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6:46 am on Jul 21, 2014 (gmt 0)

WebmasterWorld Senior Member lucy24 is a WebmasterWorld Top Contributor of All Time Top Contributors Of The Month



I need someone to explain this to me, preferably in words of two syllables. Recently I've been reading a series of blog articles on never-mind-what subject.* I don't know what CMS or blogging platform the author used, because this isn't something I know anything about, but it obviously isn't hand-rolled. Meaning that this is not a unique head-scratcher.

At first I spent a lot of time going around in circles, because I mistakenly assumed that
"next post"
= post written on some later date, bearing a higher number, dealing with some topic arising later than the post we're currently on
and
"previous post"
= post written on some earlier date, bearing a lower number, dealing with et cetera.

Nope. Turns out that, to get from post 1 to post 2, that's "prev post", while to get from post 2 back to post 1 is "next post". I tried to make sense of this by thinking that "next" = further down the page if you are reading from top to bottom on a page that puts the newest content at the top. And then "previous" would = closer to the top of the page. Except that, well, each article is on a page of its own-- and if they were on the same page, there would be no need for a link.

I need a mnemonic. Otherwise I will always click on the wrong thing and find myself on articles I have already read. Or should I just turn the computer upside-down?


* By weird coincidence, the last time I stumbled across blogs on the same subject, the navigation was also ### up. Only that time the problem was more straightforward: there simply wasn't any. Use browser's back-arrow or History menu to find the entry page, and start afresh.
7:41 pm on Jul 21, 2014 (gmt 0)

WebmasterWorld Senior Member 5+ Year Member Top Contributors Of The Month



Does it assume that you initially started reading at the most recent post? Then the "previous post" would be the one written before it (earlier in time). Or is that what you already said? Now I'm confused.

Edit: Let me try again. Maybe the order in which the posts are read is assumed to be the opposite of the order in which they were written. Would it make sense in that case?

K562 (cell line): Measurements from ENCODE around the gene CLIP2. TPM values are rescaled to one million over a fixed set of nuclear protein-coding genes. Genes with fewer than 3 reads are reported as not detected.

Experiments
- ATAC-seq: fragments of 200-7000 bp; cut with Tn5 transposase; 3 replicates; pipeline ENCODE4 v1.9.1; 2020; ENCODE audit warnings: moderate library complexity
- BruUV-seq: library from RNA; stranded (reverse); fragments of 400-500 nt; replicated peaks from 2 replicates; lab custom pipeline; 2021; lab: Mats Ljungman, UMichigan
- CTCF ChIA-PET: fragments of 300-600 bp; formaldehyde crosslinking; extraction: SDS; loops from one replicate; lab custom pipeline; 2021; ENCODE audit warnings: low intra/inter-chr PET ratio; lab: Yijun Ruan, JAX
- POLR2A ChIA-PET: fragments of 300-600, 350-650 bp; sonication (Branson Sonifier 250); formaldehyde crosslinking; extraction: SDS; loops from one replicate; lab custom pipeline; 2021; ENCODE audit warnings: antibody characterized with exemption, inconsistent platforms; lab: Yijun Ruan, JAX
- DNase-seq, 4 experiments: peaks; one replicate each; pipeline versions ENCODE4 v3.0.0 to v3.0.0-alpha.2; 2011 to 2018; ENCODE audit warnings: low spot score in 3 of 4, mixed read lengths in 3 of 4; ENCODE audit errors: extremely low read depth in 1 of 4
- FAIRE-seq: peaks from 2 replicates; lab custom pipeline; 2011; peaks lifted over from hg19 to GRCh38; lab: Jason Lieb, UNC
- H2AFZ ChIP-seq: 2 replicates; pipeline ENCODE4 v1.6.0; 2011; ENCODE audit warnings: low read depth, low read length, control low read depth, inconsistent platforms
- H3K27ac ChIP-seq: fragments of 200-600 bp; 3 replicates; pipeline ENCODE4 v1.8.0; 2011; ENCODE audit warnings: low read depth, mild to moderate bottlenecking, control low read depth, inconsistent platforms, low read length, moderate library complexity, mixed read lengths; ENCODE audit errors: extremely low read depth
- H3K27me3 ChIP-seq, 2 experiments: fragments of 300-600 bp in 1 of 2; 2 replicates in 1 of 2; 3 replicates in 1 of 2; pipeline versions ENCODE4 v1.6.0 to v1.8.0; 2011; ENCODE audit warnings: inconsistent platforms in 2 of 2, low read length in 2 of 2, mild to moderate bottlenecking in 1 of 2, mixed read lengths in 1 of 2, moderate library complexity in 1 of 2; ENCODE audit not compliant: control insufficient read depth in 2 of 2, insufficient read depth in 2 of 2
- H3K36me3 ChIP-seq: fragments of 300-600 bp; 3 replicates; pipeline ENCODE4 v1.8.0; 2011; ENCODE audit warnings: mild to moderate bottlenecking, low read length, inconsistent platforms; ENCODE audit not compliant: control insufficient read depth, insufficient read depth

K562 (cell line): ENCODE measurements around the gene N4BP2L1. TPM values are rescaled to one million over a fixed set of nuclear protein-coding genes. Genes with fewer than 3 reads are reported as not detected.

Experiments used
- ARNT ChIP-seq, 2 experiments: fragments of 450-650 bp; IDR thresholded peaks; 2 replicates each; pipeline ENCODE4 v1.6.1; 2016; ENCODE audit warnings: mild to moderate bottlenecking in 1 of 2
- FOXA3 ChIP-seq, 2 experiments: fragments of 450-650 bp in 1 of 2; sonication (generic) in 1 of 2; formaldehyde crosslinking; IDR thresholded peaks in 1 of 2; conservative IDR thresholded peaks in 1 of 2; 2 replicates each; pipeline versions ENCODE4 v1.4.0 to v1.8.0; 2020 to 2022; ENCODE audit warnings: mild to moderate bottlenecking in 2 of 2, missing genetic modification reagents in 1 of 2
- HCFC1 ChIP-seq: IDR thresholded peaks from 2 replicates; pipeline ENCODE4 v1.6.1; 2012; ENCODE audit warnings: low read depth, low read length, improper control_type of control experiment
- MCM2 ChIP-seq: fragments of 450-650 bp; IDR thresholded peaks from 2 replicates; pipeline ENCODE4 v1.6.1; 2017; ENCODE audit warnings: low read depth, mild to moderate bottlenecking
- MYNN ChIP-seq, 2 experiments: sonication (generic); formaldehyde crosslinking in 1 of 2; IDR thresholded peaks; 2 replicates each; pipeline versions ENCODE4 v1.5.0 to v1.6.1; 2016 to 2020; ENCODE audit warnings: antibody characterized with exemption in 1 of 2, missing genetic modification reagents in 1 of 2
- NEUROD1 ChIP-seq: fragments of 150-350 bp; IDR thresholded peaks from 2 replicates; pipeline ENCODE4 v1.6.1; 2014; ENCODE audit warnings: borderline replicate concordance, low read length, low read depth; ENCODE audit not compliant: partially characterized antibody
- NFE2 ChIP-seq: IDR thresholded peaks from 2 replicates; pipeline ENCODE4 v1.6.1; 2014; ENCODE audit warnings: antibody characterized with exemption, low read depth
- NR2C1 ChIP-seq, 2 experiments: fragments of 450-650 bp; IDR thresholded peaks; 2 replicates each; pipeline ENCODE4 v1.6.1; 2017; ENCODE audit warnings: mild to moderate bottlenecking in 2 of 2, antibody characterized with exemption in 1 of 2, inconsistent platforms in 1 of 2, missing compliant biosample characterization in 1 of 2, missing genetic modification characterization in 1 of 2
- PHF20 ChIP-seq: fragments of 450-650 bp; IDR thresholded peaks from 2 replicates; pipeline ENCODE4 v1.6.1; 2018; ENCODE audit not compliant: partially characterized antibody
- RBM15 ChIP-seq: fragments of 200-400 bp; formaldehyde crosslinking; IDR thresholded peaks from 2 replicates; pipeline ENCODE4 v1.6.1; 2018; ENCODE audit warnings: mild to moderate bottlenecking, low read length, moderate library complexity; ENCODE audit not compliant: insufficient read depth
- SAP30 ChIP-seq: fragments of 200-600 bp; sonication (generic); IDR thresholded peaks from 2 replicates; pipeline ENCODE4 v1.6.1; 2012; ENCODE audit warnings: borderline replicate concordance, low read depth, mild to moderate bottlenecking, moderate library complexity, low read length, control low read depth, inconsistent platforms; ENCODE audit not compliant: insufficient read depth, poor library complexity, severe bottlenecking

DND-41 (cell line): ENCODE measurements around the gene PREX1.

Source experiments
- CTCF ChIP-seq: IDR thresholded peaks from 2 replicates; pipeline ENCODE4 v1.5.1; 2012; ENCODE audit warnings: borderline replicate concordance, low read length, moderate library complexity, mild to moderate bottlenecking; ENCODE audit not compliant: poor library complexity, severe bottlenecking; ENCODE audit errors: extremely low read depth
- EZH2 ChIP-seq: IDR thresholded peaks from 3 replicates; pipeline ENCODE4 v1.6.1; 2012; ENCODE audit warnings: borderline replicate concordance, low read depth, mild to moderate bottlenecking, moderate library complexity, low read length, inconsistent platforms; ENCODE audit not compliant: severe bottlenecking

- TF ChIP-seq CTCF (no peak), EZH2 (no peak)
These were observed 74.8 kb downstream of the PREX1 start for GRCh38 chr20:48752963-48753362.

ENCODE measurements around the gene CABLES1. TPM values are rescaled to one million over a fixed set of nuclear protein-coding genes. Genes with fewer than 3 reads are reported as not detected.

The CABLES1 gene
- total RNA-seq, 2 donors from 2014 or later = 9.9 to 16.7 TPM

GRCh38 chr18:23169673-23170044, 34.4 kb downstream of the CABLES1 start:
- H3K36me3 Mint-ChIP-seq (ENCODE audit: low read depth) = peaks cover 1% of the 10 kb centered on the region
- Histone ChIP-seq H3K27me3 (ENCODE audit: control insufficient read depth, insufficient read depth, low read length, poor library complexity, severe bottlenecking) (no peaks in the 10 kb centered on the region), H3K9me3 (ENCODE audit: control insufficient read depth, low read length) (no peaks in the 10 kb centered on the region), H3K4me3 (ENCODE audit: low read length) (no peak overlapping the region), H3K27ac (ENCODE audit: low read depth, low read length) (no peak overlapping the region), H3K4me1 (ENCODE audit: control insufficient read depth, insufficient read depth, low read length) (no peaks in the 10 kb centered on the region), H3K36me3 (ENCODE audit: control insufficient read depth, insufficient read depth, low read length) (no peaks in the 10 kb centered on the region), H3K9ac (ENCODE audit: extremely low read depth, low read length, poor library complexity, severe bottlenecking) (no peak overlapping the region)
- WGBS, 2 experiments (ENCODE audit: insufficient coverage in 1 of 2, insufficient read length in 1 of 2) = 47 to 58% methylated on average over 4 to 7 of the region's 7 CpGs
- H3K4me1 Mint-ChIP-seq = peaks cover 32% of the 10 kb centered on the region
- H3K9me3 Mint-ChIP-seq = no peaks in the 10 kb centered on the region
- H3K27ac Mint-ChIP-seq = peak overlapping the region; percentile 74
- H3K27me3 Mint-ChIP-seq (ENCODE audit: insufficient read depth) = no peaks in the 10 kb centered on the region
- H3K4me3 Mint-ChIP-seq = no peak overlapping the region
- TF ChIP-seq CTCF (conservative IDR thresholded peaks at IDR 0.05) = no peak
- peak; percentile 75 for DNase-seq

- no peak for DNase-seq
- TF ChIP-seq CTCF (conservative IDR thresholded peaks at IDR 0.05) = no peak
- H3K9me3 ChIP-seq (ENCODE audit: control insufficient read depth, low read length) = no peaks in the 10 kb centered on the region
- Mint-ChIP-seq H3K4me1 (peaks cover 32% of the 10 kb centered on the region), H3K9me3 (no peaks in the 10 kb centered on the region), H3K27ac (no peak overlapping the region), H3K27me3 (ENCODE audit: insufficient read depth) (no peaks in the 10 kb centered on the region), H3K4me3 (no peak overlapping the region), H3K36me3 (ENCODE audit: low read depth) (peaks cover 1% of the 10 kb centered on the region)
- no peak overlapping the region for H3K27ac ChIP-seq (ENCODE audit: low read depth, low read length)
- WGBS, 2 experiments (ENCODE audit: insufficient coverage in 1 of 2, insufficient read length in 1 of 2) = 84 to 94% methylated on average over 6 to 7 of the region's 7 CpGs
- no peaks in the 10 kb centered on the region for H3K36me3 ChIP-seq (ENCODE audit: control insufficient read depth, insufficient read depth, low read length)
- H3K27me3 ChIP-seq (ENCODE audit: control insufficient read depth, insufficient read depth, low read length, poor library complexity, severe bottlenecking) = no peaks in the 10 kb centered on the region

8:49 pm on Jul 21, 2014 (gmt 0)

WebmasterWorld Senior Member lucy24 is a WebmasterWorld Top Contributor of All Time Top Contributors Of The Month



Would it make sense in that case?

I would love to find some way in which it does make sense :) so I don't keep running into "Oh, now wait. If Angelina was shipped off to detox* in Episode 4, why is she still here in-- Oh, right, I goofed and this is Episode 3." The separate articles are each dated-- it was one of the things I checked-- so we can scratch the possibility that they were originally written back-to-front.


* Do I need to explain that this is not the ACTUAL subject of the ACTUAL blog that I'm ACTUALLY reading? Yes, I probably do. I'm just trying to offer an example of unambiguous sequentiality.
9:00 pm on Jul 21, 2014 (gmt 0)

WebmasterWorld Senior Member ken_b is a WebmasterWorld Top Contributor of All Time 10+ Year Member Top Contributors Of The Month



I think you've slipped into a web based time warp were yesterday comes after tomorrow.

But since dessert comes before dinner there it's OK.

.
2:24 pm on Jul 27, 2014 (gmt 0)

WebmasterWorld Senior Member planet13 is a WebmasterWorld Top Contributor of All Time Top Contributors Of The Month



Yeah, but unfortunately hangover comes before being drunk, too...

~~~

I always find that particularly confusing, where the next link leads you to an article written prior to the current article being read.

I think that in WP the comments are threaded that way as well by default. Namely, the most recent comment is at the top of the list of comments, while the older comments were at the bottom of the list.

Drove me batty because you would see replies and responses to questions where you hadn't already read the question.
5:56 pm on Jul 27, 2014 (gmt 0)



It all comes down to the semantics of the site structure:

  • If the posts/pages are ordered new-to-old (with newest on top), it makes sense to have "previous" as the newest and "next" as the oldest; in fact, you'll find that the newest post has only "next" posts but no "previous".
  • Viceversa can apply (so the newest post is "next" and older posts are "previous").
  • You can use a different approach (or *reverse* approach), with "previous" posts as the oldest even though the posts are ordere new-to-old. Here "previous" and "next" are treated chronologically, so if you want to visit older posts you'll have to click on "previous" all the time.


Sorry if that's not very clear. In case, I will explain. It's hard to put your thoughts in words while you're dealing with a mind-shattering backache. ^^''
6:10 pm on Jul 27, 2014 (gmt 0)

WebmasterWorld Senior Member lucy24 is a WebmasterWorld Top Contributor of All Time Top Contributors Of The Month



I think that in WP the comments are threaded that way as well by default.

In Disqus-- or at least one manifestation thereof-- comments are threaded, but the threads are ordered by how many upvotes their initial comment got. So good luck coming back three days later to see what people have said in reply to you; your post is never where you thought it would be.

but unfortunately hangover comes before being drunk, too...

That's the whole selling point of reannuals isn't it?
10:36 pm on Jul 27, 2014 (gmt 0)

WebmasterWorld Senior Member planet13 is a WebmasterWorld Top Contributor of All Time Top Contributors Of The Month



Yes, I am convinced that Disqus was created by The Devil.

On the other hand, it does seem like it frequently fails to load on some of the sites I visit, so I don't actually find myself tempted to read the comments.
 

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